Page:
The presidential campaign has largely ignored healthcare issues except for endless wrangling over Obamacare, and a new tracking poll says that's unfortunate because voters are deeply concerned about drug prices.
The Kaiser Foundation's monthly tracking poll says 74 percent of the public -- and a majority in each party -- say that making drug prices affordable should be the "top priority" of the candidates.
Specifically, voters say the government should find a way to lower the cost of expensive drugs for chronic conditions and, secondly, lower prescription prices in general.
What voters don't want
Fewer than a third of all voters say they support repealing the part of Obamacare that requires employers to either provide health insurance to their workers or pay a fine if they don’t. They don’t want to have the tax subsidies that help people pay their health insurance premiums reduced, and they don’t want to eliminate the tax that’s being levied on people whose employers give them high-cost health plans.
Republicans still overwhelmingly want to repeal the entire health law, with 60 percent supporting that action. But Republicans are fractured on why they don’t like the law. Asked what their main reason is for their disapproval, nearly a third say the law “gives government too big a role in the health care system,” and 27 percent said “the law is just one of many indications that President Obama took the country in the wrong direction.”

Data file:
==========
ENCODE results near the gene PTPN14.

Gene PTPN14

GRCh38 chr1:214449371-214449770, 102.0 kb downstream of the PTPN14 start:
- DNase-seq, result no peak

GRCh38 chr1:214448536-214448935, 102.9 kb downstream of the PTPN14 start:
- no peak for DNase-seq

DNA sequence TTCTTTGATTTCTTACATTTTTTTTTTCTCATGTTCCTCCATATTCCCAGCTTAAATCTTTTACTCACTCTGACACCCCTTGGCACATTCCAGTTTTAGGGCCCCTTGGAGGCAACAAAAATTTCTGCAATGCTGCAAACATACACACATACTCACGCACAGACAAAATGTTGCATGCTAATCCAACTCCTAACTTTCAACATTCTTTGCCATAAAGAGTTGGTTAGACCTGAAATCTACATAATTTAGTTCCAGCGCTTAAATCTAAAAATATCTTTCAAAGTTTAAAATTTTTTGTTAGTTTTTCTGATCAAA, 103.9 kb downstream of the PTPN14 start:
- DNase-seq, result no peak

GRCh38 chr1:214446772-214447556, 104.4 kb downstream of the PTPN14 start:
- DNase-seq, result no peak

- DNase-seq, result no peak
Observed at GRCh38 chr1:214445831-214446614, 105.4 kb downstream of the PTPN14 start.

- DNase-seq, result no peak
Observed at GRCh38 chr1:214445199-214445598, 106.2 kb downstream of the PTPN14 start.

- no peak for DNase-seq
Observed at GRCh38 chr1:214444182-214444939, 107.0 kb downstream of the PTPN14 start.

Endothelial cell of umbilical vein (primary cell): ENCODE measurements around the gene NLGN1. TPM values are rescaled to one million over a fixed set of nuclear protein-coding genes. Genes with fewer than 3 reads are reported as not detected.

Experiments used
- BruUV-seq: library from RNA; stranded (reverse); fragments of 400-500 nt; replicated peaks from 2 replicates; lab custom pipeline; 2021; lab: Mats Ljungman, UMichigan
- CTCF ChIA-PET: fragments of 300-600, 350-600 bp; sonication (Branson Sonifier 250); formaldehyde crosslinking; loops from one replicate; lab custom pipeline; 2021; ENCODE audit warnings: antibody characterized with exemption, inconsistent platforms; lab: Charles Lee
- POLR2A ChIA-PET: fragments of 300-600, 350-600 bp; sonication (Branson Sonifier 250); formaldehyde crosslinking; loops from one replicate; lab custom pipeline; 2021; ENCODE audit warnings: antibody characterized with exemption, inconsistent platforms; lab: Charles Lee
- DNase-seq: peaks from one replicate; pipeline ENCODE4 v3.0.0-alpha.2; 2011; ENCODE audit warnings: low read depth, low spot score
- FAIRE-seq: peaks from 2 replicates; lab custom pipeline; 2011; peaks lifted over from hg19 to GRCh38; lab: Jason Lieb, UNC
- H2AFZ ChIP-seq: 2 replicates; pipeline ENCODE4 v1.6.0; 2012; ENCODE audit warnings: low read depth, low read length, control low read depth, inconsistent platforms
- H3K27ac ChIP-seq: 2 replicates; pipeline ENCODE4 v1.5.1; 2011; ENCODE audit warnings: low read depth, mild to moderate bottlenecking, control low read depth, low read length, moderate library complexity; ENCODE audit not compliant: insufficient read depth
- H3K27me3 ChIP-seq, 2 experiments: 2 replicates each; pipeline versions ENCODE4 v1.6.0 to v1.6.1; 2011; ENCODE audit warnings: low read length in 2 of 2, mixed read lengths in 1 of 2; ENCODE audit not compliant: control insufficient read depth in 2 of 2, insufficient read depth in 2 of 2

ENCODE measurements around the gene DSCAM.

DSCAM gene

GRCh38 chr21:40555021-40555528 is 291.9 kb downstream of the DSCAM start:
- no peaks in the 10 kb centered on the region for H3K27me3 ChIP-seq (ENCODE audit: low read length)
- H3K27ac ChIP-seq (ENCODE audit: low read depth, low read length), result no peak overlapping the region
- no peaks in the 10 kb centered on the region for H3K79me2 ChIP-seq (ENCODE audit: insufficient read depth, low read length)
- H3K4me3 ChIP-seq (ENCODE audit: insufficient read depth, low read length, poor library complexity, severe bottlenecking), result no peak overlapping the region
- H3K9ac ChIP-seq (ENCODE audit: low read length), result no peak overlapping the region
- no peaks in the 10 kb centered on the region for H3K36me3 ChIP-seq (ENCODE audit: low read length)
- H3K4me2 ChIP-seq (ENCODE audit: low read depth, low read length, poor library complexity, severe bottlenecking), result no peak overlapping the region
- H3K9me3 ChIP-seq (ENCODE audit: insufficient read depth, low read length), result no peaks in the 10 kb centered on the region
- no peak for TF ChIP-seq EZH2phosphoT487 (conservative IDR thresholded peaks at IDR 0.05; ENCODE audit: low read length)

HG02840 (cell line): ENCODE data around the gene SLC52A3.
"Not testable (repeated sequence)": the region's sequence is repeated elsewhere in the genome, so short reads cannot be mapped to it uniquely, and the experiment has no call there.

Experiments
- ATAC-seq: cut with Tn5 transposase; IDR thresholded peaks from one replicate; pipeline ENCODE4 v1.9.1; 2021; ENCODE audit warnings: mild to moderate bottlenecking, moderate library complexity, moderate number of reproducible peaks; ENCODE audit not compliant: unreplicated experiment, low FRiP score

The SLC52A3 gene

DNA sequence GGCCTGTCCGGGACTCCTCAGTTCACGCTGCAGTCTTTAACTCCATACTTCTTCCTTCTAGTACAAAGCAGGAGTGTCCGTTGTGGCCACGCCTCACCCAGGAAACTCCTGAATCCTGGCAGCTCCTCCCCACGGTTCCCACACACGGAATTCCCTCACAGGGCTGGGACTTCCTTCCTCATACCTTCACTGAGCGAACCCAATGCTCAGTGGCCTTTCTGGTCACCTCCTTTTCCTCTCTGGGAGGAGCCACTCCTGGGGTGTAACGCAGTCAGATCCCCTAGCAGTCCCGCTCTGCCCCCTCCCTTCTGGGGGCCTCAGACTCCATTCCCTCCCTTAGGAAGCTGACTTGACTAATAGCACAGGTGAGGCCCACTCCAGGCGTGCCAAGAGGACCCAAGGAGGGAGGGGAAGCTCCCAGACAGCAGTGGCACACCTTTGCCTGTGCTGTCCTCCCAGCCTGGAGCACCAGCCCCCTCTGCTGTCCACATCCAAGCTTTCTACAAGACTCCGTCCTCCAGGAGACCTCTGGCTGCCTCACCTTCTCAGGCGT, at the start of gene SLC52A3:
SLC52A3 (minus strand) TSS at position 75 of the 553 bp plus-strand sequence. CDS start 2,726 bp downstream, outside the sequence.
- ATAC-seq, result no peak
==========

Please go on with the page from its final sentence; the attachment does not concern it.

Democrats and independents don't agree.
Overall, however, health care rates much lower on the scale than other concerns of voters. According to the Kaiser survey, the single most important issue in this election for Democrats is the presidential candidates themselves, (36%). For Republicans it’s the economy and jobs (34%). Healthcare was named “most important” by only 9% of Democrats and 6% of Republicans.